A most enjoyable holiday where we will remember for many year. We Hope to come back one day Thank you Very much for everythingMr Embrey, Winchester UK
Keep up the good work. I am very pleased with your services and will future recommend you.Gheorghescu Lucian, Romania
The rajputana Sheraton at Jaipur and the Jaypee Palace were excellent but The Park in Delhi, wasn't in the same level, the public spaces like corridor were dirty.
Excellent experience guided and suggested by an excellent tour conductor. Thanks a lot.
Houseboats: Luxuriously Live on Water in Kashmir
Crossing through floating post-offices, vegetable markets and flower bazaars inundated with tulips—trying to find your calling—the shikara lets you hunt.
Hear the soft murmur of Islamic prayers in the background and even folk songs. The calling here is to select the best houseboat on Dal Lake to experience the best of Jammu and Kashmir travel.
As your shikara floats, spot the large wooden houseboats, permanently moored at the periphery of Dal Lake and Nigeen Lake in Srinagar. Watch the local villagers growing egg plants and carrots along the lake. Then slowly, trudge towards selecting your best houseboat in Kashmir, definitely a cultural symbol and tourist attraction of Jammu and Kashmir.
Over the past decades, experiencing the beauty of this ‘Paradise on Earth’ has become easier with the Kashmir houseboat costs dwindling down. So be it for intimate romance or leisure travel, houseboats in Kashmir in Dal Lake are quite irresistible. It is also a paradise for bird-watchers.
History of houseboats in Kashmir reveals that over a period of time, these floating hotels—which were initially developed during the time of King Yousuf Shah Chak, between 1579 to 1586—are now owned by families, generation after generation. Presumably, the first houseboat in Kashmir was built in 1888 by M.T. Kenhard and was called as ‘Victory.’
Currently, there are around 1200 houseboats, far different from the houseboats or “Kettuvallam” of Kerala. The popularity of houseboats further escalated when Indian Sitar maestro Ravi Shankar mentored Beatle’s guitarist George Harrison to play sitar on a houseboat in Dal Lake in 1966. And since then, it impressively emerged as the magic of Kashmir Tourism.
Following are the main tourist attractions of houseboats in Kashmir
Usually made of wood from Deodar tree which can remain in water for more than 100 years, it is sturdy as well as water resistant. Walnut wood is primarily used for creating the interior accessories. Even today, manual labour and crude hand tools are used for its traditional construction, artistically reflecting the exquisite beauty of Kashmiri art and decor. Their designing reflects a blend of Indian chintz and 20th century British motif designs. It takes around more than six months to construct it.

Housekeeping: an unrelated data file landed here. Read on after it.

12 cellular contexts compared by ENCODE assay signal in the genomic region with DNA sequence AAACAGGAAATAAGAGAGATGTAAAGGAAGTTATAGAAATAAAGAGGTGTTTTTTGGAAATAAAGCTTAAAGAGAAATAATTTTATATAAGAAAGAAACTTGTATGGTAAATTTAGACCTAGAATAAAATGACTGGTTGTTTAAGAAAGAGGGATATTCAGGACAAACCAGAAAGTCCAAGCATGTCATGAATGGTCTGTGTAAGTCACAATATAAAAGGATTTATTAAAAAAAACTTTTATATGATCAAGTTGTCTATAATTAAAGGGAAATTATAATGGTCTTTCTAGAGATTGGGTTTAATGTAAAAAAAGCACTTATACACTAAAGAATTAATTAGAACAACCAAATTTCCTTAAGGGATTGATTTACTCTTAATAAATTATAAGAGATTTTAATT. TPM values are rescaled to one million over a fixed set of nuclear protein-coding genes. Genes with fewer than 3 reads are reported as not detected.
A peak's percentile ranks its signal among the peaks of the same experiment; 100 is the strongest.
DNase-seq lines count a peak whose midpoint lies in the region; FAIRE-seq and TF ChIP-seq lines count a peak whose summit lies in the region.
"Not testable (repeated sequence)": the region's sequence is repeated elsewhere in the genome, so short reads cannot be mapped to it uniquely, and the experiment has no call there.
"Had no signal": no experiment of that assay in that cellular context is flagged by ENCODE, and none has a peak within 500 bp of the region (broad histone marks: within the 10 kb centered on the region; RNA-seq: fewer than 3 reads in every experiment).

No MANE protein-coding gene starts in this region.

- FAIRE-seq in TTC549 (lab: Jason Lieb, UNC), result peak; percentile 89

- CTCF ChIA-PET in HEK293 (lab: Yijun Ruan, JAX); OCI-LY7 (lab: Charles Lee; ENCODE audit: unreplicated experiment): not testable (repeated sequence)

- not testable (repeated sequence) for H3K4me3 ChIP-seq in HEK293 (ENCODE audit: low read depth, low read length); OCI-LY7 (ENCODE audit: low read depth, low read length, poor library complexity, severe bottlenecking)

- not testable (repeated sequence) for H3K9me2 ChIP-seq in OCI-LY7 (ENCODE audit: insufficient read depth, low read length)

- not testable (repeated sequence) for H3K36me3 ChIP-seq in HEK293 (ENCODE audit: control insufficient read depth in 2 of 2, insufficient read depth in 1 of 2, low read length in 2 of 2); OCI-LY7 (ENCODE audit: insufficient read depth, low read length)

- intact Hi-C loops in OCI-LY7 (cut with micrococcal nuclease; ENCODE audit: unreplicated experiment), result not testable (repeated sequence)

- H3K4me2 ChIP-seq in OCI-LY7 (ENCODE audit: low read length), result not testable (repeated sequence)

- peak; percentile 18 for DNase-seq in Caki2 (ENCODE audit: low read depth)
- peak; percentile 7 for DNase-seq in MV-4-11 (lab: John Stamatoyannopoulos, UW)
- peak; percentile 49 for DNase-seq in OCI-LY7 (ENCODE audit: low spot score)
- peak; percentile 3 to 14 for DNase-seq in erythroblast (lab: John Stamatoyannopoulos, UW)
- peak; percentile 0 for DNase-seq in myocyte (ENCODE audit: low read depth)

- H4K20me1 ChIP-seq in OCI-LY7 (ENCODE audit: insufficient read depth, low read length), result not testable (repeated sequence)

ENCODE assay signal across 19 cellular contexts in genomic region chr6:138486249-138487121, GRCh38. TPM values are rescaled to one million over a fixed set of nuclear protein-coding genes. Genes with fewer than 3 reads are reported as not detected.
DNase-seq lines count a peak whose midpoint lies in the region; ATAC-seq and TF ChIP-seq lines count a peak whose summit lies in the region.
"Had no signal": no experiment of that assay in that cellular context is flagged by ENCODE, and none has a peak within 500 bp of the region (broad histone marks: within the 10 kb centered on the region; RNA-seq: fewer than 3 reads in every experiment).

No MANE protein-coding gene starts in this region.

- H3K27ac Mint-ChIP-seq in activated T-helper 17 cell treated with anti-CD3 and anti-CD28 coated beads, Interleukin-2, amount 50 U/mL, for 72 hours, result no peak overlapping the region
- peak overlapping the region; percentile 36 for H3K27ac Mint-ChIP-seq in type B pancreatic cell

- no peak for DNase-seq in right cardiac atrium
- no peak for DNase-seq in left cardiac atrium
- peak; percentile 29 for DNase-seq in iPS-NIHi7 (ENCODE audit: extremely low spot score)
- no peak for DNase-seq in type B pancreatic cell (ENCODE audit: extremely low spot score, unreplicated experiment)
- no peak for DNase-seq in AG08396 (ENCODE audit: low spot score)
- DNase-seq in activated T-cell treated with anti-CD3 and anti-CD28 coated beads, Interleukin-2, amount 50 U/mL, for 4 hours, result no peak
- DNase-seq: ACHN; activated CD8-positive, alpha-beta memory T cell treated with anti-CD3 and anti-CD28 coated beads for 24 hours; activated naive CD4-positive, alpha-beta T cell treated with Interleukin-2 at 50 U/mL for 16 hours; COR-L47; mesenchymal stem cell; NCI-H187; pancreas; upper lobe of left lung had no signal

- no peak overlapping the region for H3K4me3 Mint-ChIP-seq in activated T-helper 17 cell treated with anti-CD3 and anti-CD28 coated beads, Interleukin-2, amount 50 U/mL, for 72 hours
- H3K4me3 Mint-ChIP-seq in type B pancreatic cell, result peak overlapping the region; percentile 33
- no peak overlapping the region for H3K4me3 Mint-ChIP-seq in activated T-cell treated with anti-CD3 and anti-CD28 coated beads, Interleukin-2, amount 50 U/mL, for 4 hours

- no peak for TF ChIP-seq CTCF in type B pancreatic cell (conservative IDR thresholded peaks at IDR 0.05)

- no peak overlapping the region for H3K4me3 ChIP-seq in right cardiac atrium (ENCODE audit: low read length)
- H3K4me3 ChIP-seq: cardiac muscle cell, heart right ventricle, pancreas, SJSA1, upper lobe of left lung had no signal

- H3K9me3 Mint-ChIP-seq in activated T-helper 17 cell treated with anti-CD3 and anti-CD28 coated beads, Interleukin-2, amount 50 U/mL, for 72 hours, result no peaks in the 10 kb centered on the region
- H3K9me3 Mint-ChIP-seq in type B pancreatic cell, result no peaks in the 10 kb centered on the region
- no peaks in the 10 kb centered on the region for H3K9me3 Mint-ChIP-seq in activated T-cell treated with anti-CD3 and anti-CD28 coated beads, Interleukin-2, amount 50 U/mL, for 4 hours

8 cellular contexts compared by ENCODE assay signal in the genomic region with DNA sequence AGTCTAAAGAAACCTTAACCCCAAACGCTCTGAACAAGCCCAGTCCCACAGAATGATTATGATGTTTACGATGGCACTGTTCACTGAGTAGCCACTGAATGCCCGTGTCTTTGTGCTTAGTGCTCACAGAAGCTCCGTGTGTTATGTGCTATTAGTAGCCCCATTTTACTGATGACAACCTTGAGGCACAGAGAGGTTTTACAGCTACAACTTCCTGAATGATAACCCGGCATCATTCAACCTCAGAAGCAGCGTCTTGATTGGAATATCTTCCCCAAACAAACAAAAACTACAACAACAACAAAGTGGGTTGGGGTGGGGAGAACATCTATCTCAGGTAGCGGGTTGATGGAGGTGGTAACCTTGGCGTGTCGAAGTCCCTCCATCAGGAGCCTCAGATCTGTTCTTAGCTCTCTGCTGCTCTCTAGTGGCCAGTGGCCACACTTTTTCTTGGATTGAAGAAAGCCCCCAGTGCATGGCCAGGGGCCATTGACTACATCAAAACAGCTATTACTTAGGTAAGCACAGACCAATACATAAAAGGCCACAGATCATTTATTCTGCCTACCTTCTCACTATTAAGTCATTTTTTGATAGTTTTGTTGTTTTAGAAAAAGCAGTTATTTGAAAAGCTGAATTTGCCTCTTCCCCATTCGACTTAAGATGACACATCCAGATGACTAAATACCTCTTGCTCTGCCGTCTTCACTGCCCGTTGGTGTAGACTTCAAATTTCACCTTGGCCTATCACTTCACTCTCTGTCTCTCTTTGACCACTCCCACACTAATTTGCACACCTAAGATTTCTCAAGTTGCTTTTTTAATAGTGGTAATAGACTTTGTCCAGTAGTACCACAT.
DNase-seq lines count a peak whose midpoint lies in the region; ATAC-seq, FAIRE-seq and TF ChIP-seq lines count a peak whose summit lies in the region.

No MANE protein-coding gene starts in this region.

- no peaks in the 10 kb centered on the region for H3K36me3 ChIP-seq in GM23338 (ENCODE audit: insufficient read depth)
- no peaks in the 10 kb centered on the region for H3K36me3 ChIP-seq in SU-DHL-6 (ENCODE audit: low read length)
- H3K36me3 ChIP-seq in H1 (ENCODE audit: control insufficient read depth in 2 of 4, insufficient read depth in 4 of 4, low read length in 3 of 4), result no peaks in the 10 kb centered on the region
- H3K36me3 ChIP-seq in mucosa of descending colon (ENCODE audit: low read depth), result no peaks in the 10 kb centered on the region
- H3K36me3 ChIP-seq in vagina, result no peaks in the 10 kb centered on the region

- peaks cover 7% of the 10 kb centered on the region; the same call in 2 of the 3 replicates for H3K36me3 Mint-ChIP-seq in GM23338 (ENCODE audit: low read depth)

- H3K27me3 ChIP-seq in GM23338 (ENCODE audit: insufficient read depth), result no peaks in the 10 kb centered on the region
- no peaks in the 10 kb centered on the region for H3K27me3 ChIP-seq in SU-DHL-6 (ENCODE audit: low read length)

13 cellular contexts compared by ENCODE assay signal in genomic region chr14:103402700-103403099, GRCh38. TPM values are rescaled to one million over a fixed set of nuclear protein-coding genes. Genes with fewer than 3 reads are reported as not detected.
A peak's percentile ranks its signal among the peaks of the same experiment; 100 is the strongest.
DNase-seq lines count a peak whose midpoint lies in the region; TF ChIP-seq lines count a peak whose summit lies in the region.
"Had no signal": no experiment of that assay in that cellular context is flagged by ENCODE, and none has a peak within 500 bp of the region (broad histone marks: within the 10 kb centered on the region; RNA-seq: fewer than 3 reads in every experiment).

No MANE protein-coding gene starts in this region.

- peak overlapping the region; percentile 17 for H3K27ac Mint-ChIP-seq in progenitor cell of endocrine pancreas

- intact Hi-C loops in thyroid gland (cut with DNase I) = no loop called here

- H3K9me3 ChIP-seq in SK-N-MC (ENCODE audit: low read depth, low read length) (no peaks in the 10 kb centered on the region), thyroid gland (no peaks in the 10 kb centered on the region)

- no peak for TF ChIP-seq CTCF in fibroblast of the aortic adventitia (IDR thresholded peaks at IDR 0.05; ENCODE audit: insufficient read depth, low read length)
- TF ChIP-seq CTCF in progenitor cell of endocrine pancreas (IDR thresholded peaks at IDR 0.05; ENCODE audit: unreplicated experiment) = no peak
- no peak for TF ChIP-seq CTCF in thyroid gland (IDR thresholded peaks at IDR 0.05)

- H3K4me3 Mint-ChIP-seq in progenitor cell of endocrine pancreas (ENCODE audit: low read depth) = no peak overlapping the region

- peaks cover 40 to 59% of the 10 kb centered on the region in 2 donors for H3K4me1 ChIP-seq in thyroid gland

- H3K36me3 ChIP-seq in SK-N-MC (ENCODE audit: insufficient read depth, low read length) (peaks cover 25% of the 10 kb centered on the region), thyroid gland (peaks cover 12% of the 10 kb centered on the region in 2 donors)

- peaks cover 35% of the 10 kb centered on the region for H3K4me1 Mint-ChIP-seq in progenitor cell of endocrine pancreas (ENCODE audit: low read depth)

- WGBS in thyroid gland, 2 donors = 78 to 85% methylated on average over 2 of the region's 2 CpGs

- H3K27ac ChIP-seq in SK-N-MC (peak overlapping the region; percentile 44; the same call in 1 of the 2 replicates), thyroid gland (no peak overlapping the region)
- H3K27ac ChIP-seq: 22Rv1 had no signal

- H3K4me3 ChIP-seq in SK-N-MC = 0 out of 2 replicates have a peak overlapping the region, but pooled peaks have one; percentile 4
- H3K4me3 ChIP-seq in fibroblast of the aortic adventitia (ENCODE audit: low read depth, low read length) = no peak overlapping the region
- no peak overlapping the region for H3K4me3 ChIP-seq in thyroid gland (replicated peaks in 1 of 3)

Size and Structure
Ranging from 2-5 bedrooms, the size of houseboats are either 100-120 feet long with 15 ft width or 150 feet long with 18 feet width. The open deck for sunbathing further adds to the attraction of houseboats. Nowadays, these floating hotels have 3-4 floors, further endowing luxurious accommodation in Kashmir.
The department of tourism has categorised the houseboats as ‘Deluxe Class’, followed by ‘A Class’, ‘B Class’ and ‘C Class’. Interestingly, few houseboat owners offer their own self-declared ‘Super Deluxe’ houseboats, too.
Luxuriously adorned with carpets, crewel curtains, foot-mats and embroidered bed sheets, the interior furnishing of the floating houseboats in Kashmir is downright spectacular. The elegant bedrooms panelled with cedar wood make the entire experience of living on water utterly nostalgic. The colourful glass windows further enhances the beauty.
Along with the entire ambience proffered by the houseboats, one can also get tempted by the mouth-watering Kashmiri cuisines served. These include delectable chicken dishes as well as the multi-course meal of Wazwan. Lamb stew with spicy vegetables and rice is another favourite. Nevertheless, foreigners can also order innumerable multi-cuisines.So, imagine yourself, lazily unwinding with a casual sun-bath in a luxurious houseboat in Kashmir, utterly lost in the Himalayan dreamscape with a touch of elegance and beauty.
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